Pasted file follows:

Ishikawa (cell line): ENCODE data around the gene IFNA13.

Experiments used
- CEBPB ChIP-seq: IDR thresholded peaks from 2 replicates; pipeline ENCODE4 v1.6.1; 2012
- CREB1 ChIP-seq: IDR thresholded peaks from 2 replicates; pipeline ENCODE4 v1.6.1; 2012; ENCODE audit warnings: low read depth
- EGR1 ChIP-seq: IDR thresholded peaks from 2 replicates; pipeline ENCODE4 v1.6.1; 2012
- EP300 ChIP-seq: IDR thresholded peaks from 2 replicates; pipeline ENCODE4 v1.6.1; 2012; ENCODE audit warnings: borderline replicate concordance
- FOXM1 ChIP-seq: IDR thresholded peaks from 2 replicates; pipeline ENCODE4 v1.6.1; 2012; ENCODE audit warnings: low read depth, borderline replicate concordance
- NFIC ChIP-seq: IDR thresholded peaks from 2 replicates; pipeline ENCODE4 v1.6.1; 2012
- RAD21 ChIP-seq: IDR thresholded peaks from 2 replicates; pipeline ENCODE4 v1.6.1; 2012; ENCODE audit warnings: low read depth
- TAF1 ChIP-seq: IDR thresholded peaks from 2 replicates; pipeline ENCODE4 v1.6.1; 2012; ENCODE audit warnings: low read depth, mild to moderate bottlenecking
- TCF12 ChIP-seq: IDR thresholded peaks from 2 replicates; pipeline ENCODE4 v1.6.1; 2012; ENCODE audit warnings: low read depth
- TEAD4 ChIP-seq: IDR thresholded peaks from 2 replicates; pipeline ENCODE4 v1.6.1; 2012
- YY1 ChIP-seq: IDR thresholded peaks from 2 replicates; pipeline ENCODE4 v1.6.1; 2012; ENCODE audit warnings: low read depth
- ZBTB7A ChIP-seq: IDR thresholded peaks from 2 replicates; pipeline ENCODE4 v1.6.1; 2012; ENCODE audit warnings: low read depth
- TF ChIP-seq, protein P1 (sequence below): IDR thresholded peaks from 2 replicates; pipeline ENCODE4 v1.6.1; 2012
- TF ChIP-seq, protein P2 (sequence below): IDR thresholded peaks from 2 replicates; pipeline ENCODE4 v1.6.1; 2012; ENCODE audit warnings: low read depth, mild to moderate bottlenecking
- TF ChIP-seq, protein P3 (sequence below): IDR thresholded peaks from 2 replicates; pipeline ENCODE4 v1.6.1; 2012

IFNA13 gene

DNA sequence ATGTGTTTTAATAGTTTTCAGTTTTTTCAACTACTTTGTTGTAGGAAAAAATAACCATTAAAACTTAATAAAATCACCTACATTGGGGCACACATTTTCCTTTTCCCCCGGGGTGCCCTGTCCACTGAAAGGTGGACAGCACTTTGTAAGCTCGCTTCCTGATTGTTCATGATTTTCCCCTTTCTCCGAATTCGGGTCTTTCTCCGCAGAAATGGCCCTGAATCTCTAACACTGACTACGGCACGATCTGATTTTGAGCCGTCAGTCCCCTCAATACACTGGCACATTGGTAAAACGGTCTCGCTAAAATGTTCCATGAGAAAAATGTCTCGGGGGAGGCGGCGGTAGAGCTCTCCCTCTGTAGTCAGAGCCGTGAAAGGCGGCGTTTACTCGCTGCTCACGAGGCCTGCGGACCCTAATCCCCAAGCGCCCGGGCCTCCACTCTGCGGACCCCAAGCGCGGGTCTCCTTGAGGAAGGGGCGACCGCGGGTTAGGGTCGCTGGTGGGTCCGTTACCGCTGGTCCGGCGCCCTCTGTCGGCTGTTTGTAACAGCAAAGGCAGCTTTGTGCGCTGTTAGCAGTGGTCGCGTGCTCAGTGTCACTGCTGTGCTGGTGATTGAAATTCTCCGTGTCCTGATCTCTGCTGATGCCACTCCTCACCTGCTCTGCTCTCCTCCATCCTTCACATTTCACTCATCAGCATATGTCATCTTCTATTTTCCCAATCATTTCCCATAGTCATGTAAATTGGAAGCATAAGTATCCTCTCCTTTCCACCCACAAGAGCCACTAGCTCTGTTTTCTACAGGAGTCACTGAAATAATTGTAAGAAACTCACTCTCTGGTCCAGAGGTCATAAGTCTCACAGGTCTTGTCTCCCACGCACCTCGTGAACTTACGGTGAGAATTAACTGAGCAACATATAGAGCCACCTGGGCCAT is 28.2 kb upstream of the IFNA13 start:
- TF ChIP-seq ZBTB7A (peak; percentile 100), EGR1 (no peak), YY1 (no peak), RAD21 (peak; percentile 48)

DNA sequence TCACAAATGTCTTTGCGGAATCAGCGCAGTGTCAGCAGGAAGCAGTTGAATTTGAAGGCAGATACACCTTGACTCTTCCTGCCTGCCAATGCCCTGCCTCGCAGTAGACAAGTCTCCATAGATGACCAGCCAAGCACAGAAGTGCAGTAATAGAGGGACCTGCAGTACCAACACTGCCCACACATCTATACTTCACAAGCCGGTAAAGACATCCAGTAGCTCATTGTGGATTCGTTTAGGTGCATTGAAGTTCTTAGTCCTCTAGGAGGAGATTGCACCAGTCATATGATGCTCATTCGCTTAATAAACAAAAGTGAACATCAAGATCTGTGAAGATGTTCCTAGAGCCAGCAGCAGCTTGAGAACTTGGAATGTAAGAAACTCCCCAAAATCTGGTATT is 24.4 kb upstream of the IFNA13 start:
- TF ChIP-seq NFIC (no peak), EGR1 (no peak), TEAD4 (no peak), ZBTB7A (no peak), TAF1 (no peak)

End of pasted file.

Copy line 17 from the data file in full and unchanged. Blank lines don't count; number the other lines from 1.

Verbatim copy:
- TF ChIP-seq, protein P3 (sequence below): IDR thresholded peaks from 2 replicates; pipeline ENCODE4 v1.6.1; 2012